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Admin 170 posts
Posted 2 years ago
I have read the books, I think that I understand how I should behave as a meal time approaches and during the mealtime. But still I cant seem to keep meal times calm. First of all my daughter tries all sorts of distractions to try to delay eating and I know what she's doing but when I have challenged her on this she just gets very cross and then the whole meal time is very stressful and tearful. When the food is in front of her she behaves as if she is beaten. She drops her head and cuts the food up into tiny pieces the mealtime takes ages, She is always asking for huge glasses of water. From what I have read this is quite typical behaviour; but that doesn't make it any easier to deal with for me. Any tips?
Member 1 post
Posted 3 months ago
I have just discovered this forum. I hope that someone replied to your post. My daughter makes meal times difficult too so I understand a bit of how you feel. Sometimes I find it too overwhelming and then I know that I need a break. I hand it over to her father to be the " coach" for the evening and try to ignore what is happening at the table. Another option is to invite someone over for dinner, an aunty or someone else so that at least you have a distraction and bit of social pressure might help the situation. Hopefully things are much better for you and your family now.
Hi Kirky and thank you for your care, advice and good wishes. I am happy to report that yes meal times are much better now. My daughter is in a much better space, she was 19 when she was diagnosed and she is in her late twenties now and so as she has recovered meal times have become her responsibility but they are no longer stressful.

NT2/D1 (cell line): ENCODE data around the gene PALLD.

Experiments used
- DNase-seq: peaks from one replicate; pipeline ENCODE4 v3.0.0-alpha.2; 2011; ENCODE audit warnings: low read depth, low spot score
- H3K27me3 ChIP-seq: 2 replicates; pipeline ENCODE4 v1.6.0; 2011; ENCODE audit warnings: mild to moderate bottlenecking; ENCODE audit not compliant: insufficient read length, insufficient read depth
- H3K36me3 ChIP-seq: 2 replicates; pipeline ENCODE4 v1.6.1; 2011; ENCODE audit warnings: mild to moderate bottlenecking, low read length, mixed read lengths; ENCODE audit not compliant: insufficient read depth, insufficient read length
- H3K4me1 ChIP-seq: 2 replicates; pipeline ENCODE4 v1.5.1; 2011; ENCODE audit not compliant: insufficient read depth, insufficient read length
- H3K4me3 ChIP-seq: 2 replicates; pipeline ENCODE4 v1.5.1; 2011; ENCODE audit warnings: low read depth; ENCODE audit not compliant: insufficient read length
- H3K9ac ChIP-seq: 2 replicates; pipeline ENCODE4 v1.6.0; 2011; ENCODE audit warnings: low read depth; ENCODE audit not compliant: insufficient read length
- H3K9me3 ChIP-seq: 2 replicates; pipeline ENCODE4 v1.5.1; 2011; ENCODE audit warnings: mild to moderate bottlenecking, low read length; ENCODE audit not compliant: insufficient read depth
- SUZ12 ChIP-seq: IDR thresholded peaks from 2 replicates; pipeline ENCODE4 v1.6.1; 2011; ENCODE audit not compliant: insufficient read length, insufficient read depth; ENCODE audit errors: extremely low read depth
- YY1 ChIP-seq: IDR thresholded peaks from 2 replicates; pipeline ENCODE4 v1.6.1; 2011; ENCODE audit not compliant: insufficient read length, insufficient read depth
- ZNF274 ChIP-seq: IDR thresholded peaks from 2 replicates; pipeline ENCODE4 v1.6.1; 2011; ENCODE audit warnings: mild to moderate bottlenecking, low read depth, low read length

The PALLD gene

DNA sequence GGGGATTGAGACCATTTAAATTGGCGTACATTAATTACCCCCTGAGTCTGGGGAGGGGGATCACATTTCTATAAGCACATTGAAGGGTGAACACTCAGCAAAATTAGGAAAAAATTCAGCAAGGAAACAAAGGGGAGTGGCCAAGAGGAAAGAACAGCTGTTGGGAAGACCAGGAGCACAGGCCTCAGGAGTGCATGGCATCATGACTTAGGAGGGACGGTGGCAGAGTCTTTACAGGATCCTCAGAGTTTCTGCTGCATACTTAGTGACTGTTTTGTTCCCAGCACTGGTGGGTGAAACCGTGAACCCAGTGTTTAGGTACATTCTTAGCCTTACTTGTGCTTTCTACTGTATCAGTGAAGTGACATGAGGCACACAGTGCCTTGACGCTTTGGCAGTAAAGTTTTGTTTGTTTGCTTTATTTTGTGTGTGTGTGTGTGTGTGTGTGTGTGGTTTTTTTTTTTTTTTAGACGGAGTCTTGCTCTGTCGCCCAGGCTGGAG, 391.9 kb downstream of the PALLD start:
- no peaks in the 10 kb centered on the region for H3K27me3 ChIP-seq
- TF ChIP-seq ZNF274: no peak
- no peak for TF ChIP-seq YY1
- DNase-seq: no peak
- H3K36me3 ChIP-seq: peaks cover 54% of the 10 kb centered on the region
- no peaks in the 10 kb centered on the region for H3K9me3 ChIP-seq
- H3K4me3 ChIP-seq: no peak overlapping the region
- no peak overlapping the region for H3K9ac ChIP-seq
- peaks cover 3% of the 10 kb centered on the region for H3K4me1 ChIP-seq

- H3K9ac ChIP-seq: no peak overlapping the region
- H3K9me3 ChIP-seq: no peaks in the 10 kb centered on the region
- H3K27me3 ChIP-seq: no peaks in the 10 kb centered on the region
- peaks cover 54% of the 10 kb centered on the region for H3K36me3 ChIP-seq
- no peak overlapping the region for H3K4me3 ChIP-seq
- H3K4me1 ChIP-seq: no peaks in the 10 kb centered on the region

It is a sadness for me though that apart from Christmas dinner, she no longer joins us for family meals when all of my children are home. I will really feel as if we have achieved something when that happens. But I suppose the truth is that she has been through a lot and we are now all in a different space, we are not the same as before and that has many positives and a few negatives. The major positive is that she is mostly happy and rebuilding her life, she has gone back to exercise in a controlled way and that is helping her as she has always enjoyed exercise.
I hope that meal times continue to improve for you. It is so good to hear that you are both working as a team to support meal times. I know now that meal times are the time of major stress for someone with an eating disorder as they battle the contradictions of their thoughts. Eventually I learnt to plan ahead to agree meal times timings with my daughter before hand and insist that we stick to them, I also agreed the menu with her just really to take away any surprises. I also eventually learnt not to give in to her every persuasive reasons. Wishing you and your family the best